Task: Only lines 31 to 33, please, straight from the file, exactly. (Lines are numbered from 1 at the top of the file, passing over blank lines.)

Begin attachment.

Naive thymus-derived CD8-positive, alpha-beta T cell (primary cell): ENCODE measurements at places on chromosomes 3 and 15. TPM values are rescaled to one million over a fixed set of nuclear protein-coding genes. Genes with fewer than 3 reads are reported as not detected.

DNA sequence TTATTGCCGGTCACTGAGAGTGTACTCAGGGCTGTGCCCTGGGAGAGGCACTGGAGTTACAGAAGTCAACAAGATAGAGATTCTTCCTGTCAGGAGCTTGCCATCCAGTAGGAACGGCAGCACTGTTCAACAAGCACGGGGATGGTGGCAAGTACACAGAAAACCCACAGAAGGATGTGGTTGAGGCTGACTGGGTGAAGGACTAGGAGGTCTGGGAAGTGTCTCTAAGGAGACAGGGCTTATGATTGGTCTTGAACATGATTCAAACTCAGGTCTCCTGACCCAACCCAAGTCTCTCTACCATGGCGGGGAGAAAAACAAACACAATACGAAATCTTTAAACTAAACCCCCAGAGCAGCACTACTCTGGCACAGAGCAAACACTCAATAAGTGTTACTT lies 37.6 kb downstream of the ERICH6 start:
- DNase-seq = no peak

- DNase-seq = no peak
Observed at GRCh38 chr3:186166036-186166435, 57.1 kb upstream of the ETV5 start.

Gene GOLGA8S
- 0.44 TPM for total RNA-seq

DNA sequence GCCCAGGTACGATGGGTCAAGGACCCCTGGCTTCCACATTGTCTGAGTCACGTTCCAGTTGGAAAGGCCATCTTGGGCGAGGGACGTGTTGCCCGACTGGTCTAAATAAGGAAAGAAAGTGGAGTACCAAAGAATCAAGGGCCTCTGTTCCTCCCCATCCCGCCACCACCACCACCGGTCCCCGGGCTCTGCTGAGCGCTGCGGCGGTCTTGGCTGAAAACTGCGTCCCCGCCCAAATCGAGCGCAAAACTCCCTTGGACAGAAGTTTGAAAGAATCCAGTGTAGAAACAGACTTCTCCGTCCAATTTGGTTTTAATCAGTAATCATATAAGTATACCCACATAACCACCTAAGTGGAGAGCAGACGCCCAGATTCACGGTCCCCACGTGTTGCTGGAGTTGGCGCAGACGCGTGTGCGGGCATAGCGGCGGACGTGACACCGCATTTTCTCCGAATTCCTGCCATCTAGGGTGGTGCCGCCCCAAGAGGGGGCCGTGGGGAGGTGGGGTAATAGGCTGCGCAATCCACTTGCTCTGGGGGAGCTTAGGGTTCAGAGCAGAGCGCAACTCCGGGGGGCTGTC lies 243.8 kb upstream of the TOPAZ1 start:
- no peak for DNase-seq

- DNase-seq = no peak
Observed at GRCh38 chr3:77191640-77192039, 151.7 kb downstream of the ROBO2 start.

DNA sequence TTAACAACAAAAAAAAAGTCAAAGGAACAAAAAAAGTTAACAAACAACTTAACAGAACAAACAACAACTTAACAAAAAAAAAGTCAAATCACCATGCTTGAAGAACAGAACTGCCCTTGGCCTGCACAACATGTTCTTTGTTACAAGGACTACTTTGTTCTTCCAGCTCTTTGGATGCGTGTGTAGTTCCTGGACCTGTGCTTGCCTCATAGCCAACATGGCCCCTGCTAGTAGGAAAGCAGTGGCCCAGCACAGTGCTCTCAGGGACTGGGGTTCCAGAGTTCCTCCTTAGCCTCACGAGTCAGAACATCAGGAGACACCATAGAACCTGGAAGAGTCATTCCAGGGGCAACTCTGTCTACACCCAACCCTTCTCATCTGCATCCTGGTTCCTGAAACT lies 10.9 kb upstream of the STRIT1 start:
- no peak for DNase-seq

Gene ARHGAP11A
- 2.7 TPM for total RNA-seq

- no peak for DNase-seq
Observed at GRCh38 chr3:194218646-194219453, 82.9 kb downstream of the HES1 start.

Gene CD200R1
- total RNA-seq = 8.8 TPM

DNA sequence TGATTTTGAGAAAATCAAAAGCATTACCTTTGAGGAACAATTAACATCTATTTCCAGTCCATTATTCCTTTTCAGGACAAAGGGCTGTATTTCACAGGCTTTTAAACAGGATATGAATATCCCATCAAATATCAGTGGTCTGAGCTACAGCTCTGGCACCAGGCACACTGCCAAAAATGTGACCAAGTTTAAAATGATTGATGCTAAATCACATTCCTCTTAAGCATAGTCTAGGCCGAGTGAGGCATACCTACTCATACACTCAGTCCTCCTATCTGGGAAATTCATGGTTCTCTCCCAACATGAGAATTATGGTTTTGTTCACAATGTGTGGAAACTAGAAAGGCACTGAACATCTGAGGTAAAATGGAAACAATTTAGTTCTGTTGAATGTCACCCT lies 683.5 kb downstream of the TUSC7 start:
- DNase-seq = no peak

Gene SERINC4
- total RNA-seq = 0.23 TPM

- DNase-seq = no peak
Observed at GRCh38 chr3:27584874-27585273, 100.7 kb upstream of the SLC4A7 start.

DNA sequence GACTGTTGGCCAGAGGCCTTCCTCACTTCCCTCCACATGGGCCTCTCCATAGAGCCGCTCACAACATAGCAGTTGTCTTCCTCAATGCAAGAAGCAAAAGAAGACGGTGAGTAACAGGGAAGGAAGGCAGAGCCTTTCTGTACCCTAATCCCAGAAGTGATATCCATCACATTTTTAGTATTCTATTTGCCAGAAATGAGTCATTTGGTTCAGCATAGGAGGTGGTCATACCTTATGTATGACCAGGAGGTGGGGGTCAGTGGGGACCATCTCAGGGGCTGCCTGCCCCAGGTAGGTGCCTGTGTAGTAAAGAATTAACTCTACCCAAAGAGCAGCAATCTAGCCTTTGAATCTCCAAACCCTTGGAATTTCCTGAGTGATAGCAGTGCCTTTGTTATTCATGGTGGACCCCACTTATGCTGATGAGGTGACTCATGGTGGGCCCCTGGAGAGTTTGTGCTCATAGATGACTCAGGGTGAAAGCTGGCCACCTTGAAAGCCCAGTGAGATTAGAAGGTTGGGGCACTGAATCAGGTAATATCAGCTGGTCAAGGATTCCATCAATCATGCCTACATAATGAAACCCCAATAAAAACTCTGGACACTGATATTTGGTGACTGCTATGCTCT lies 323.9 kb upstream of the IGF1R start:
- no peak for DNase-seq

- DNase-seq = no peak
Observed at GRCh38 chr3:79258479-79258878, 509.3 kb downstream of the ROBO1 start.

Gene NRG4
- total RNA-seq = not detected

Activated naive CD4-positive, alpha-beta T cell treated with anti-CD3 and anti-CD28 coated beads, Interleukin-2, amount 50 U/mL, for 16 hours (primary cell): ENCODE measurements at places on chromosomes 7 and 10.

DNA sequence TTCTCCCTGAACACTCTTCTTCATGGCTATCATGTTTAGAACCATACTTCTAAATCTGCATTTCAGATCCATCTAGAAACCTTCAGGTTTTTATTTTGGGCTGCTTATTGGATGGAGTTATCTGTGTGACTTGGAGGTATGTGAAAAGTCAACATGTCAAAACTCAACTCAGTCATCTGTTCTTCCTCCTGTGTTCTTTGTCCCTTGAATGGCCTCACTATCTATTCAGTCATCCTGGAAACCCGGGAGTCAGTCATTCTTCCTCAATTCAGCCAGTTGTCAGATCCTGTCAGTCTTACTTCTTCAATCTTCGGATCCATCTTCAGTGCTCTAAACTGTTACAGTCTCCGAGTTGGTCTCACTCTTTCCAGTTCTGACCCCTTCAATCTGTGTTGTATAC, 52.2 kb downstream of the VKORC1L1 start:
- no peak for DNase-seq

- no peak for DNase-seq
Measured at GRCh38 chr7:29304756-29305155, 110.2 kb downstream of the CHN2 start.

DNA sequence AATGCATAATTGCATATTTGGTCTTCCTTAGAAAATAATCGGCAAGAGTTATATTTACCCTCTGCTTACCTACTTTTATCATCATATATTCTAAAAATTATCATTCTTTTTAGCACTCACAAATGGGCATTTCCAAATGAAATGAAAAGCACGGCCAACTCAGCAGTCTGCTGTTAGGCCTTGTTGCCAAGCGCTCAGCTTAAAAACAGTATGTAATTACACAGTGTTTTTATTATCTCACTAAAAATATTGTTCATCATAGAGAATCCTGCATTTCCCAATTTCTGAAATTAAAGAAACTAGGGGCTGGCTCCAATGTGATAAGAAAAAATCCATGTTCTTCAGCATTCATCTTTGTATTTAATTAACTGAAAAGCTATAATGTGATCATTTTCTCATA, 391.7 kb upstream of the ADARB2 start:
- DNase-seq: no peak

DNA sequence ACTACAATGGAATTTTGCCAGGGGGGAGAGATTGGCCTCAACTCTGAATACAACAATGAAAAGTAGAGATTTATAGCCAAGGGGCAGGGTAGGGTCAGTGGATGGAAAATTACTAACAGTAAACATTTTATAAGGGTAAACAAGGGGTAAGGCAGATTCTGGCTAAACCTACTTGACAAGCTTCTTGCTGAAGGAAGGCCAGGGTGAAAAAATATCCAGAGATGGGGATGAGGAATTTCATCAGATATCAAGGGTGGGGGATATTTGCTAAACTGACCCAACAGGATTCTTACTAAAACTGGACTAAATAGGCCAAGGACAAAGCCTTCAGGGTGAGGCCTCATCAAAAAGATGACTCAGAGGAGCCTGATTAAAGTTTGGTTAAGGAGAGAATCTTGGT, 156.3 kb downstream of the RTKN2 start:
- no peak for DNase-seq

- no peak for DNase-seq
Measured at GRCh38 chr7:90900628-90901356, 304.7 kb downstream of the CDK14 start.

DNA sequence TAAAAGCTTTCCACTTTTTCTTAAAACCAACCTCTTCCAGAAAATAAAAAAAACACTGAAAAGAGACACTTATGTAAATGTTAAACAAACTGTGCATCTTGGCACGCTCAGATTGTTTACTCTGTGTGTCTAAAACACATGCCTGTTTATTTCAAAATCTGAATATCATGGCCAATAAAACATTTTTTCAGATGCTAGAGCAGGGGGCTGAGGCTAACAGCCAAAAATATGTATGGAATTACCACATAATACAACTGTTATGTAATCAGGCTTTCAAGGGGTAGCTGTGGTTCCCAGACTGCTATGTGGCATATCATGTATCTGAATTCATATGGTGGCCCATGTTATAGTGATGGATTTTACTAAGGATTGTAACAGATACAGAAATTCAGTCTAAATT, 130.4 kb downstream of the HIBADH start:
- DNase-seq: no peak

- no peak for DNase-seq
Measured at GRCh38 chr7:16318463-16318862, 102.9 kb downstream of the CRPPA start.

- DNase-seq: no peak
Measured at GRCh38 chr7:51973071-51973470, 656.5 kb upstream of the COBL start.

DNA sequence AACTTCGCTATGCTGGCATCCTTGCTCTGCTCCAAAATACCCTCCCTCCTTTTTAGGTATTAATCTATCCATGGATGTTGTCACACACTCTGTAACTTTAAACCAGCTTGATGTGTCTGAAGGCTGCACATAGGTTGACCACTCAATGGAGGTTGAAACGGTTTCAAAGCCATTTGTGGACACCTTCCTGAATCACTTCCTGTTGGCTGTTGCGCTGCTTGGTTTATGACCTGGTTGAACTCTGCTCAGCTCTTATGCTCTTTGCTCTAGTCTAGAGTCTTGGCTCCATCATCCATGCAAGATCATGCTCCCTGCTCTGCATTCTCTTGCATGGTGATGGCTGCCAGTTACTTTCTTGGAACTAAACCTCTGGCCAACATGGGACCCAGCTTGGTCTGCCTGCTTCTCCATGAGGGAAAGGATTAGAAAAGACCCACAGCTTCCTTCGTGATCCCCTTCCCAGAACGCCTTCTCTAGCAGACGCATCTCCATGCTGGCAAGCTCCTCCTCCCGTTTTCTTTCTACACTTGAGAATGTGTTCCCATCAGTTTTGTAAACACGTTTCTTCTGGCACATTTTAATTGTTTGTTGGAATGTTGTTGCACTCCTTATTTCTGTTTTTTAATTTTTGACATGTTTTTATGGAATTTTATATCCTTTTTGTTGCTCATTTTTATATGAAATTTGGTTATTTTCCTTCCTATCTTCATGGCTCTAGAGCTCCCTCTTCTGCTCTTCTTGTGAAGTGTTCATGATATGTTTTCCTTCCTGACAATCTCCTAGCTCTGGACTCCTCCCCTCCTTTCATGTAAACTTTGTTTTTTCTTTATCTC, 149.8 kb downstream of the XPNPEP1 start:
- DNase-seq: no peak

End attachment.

- total RNA-seq = not detected

Activated naive CD4-positive, alpha-beta T cell treated with anti-CD3 and anti-CD28 coated beads, Interleukin-2, amount 50 U/mL, for 16 hours (primary cell): ENCODE measurements at places on chromosomes 7 and 10.

DNA sequence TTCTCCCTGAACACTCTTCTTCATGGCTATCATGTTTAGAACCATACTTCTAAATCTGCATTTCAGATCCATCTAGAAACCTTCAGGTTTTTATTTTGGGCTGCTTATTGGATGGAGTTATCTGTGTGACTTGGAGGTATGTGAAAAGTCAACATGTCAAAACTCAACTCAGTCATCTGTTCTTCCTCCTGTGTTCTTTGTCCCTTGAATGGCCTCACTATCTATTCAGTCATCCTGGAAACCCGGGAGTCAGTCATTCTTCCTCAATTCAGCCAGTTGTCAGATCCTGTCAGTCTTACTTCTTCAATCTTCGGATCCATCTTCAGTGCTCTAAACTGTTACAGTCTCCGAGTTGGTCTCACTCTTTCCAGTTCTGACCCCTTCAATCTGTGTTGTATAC, 52.2 kb downstream of the VKORC1L1 start: